Advertisement
YOU ARE HERE: LAT HomeCollectionsLamb
IN THE NEWS

Lamb

NEWS
September 20, 2012 | By Russ Parsons
There's more to Oktoberfest than sausages and suds. Stuff like couscous, rabbit tagine, and lamb mechoui , for example. Farid Zadi, chef and owner of Spanish Fly Gastropub is holding his second annual Couscousfest/Oktoberfest celebration Saturday and Sunday, featuring North African street food, Algerian cold drinks and craft beers. “The first annual Couscous Festival in Pasadena was a bit nerve-racking, since we didn't really know what to expect in terms of crowd turnout or appetite for more exotic North African dishes,” Zadi wrote in a press release.
Advertisement
FOOD
August 29, 1991
I'm thrilled the paper chose to put a "vegetarian" section in last Thursday (Aug. 15). However, I was shocked to read at the bottom of your article that you suggested a dish to be served with roast lamb or veal. One doesn't need meat to complement a meal, especially since the whole article dealt with vegetarian food; but even more surprising is to suggest a meal complement that is the inhumanely treated animal--a veal calf! And coincidentally, the lamb has the second slowest tortuous death.
FOOD
April 18, 2007 | Regina Schrambling, Special to The Times
A new oven is being billed as the greatest invention since the discovery of fire itself. This high-tech contraption, seemingly a cross between a furnace and a microwave, allegedly can roast a whole rack of lamb in 6 1/2 minutes flat. Which sounds impressive if all you want is chops on the table in less time than you would need to set it. If you want an almost transcendental experience, though, the only route is low and slow, no special equipment required.
ENTERTAINMENT
April 17, 2008
Regarding "The Gastro Economist: Glendale, the Kebab's Home Away From Home" [March 13]: One you didn't include is Elena's Greek Armenian Cuisine on Glendale Boulevard, which serves mouth-watering lamb kebab plates under 10 bucks. An added bonus is the taped Greek and Armenian music playing in the background. David Tulanian Los Angeles
FOOD
August 27, 2008 | S. Irene Virbila
I opened a bottle of Atalayas de Golban the other night to have with a rack of lamb. The combination of Tinto Fino (the local Tempranillo) and lamb is classic and sublime. And this Ribera del Duero from Madrid wine merchant Miguel Sanchez and winemaker Bertrand Sourdais is a beauty. The grapes come from Sanchez's second property, Atalayas de Golban (his first is Dominio de Atauta -- famous and much more expensive). Atalayas comes in at a terrific price for such a graceful and irresistible Ribera del Duero.
FOOD
April 15, 2009 | S. Irene Virbila
When I tasted this wine and then looked at the price, the two didn't match up. This gorgeous and elegant red from Terra de Verema in the Vilella Baixa del Priorat region of Spain could easily cost twice the price. Instead, for about $30, you get a stunning Carinyena (Carignan) with a touch of Garnacha and Syrah. Spicy and lush, the 2006 Triumvirat is beautifully balanced, even elegant. And it's smooth as silk, almost Burgundian in style.
NEWS
January 18, 2013 | By Betty Hallock
Freekeh -- it's the grain pronounced free-ka and in Aramaic means "the rubbed one," a reference to rubbing off the roasted husk to reveal the grain, still green because it has to be harvested when young. The rubbed one is the loved one: Described as a cousin to bulgur wheat and native to Lebanon , Jordan, Syria and Egypt, it's the latest hip superfood showing up on menus such as at Jessica Koslow's Sqirl Cafe in Silver Lake.  Koslow serves her freekeh with pickled blueberries, chanterelles and goat cheese.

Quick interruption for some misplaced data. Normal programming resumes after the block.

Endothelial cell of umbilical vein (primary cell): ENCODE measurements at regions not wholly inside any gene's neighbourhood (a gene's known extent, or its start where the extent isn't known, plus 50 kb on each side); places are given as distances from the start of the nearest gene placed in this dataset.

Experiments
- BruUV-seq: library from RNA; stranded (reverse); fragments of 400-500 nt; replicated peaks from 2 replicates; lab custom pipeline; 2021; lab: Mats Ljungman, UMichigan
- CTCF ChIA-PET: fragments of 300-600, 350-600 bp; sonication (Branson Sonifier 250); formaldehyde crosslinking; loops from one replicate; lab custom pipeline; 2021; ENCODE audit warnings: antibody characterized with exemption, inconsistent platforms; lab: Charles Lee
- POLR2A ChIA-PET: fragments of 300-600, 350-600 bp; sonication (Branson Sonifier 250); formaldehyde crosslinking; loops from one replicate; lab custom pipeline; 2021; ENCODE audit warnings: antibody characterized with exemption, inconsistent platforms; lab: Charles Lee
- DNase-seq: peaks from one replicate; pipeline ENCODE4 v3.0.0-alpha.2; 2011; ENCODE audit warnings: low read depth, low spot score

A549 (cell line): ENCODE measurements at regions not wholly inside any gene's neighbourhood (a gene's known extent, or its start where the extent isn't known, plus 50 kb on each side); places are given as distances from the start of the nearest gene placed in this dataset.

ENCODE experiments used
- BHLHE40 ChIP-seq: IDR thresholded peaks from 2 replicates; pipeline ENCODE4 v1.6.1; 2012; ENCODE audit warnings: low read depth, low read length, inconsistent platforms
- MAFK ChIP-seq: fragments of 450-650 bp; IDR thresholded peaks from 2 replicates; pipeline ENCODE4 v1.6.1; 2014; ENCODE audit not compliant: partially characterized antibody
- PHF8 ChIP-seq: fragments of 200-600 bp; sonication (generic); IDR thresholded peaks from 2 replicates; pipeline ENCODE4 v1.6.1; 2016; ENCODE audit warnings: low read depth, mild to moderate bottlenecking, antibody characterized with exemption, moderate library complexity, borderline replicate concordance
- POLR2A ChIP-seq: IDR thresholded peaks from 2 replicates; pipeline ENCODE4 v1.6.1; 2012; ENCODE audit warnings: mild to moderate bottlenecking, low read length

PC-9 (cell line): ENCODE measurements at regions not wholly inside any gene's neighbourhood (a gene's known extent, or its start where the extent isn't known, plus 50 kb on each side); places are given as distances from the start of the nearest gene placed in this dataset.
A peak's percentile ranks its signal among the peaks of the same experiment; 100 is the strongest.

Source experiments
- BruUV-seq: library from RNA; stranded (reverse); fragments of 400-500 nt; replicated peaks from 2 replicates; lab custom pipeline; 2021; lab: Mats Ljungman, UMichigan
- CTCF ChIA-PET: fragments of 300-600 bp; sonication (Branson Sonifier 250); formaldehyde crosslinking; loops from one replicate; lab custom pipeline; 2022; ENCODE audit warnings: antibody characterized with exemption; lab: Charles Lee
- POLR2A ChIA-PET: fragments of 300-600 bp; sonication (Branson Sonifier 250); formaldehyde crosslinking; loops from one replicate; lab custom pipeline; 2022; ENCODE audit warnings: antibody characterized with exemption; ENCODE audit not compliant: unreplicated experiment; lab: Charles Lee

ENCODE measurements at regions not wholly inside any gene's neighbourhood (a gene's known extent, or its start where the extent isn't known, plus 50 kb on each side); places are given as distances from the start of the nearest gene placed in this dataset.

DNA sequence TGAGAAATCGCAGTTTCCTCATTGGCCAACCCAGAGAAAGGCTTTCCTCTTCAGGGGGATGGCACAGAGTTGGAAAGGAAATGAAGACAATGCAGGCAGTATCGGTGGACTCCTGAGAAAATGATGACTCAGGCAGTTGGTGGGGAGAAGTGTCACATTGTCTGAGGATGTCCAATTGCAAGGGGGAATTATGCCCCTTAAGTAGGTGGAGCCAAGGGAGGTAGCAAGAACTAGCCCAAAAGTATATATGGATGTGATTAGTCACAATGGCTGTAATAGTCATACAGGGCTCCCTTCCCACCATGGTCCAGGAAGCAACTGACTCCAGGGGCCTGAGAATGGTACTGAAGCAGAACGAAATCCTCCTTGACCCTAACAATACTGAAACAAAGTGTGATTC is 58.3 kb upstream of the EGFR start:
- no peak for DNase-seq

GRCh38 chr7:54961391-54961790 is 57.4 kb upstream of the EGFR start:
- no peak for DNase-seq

CALIFORNIA | LOCAL
February 11, 2000
Robert Scheer's Feb. 8 commentary, "Why Was Lee Indicted, and Not Deutch?" reconfirmed what our organization has said all along. When Wen Ho Lee was arrested and indicted last October, the Chinese American Civil Rights Organization cautioned the government that Lee should be treated on the principle of equality and that the government must thoroughly investigate and prosecute with equal diligence anyone found to have committed similar crimes as Lee...
FOOD
July 21, 2011 | By Bill Esparza, Special to the Los Angeles Times
At David Padilla and Maria Ramos' Oaxacan restaurant Gish Bac, the weekends are made for goat and lamb barbecue. A third-generation barbacoa specialist, Ramos began learning the trade of goat and lamb barbecue as a 10-year-old in Oaxaca's Sunday market in Tlacolula — one of Mexico's longest-running markets — where her family still operates a stand. The couple came to Los Angeles in 1992 and immediately began catering private events. This went on until a year ago, when a growing chorus of requests from attendees at these gatherings demanded more regular access to Ramos' barbacoa . Padilla and Ramos found a restaurant location in the heart of Mid-City, and Gish Bac (roughly, "from Tlacolula")
CALIFORNIA | LOCAL
March 17, 1992
I'm a veteran of World War II, and I want to comment on your article. Lamb's article is well written in the scope he chose, but I believe his scope is too narrow. In order to understand what propelled us into Vietnam to fight a war we need to go back as far as the end of World War II. Following World War II there was a feeling in our country and other countries we considered friends that communism had advanced to a threatening position. It is not my intent here to recite the story in detail.
Los Angeles Times Articles
|